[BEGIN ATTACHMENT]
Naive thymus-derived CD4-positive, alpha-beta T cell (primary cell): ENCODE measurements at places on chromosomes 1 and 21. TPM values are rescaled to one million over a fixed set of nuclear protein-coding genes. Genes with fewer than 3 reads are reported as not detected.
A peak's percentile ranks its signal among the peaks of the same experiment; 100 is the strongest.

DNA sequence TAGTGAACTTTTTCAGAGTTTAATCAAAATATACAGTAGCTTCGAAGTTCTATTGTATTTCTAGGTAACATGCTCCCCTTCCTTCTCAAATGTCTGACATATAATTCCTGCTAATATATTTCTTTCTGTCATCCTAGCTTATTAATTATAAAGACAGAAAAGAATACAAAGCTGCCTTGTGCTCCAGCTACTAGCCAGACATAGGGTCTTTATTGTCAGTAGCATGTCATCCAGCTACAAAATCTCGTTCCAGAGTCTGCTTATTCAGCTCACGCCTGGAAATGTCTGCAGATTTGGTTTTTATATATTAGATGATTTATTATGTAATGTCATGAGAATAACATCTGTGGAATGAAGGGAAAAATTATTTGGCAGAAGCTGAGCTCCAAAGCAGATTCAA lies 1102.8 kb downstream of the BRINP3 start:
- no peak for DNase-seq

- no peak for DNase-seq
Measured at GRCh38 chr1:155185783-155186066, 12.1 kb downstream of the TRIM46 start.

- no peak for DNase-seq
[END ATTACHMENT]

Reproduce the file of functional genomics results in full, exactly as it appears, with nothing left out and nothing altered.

Naive thymus-derived CD4-positive, alpha-beta T cell (primary cell): ENCODE measurements at places on chromosomes 1 and 21. TPM values are rescaled to one million over a fixed set of nuclear protein-coding genes. Genes with fewer than 3 reads are reported as not detected.
A peak's percentile ranks its signal among the peaks of the same experiment; 100 is the strongest.

DNA sequence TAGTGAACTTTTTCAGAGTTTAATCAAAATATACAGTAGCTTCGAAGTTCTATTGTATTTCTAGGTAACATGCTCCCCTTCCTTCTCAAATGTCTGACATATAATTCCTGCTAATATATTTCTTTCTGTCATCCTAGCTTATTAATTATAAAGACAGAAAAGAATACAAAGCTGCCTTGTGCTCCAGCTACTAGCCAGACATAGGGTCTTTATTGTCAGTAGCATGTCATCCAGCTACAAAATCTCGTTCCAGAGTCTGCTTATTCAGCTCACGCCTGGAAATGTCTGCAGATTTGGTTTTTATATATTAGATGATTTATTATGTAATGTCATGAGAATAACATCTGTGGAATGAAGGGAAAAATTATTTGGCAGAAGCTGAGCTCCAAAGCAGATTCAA lies 1102.8 kb downstream of the BRINP3 start:
- no peak for DNase-seq

- no peak for DNase-seq
Measured at GRCh38 chr1:155185783-155186066, 12.1 kb downstream of the TRIM46 start.

- no peak for DNase-seq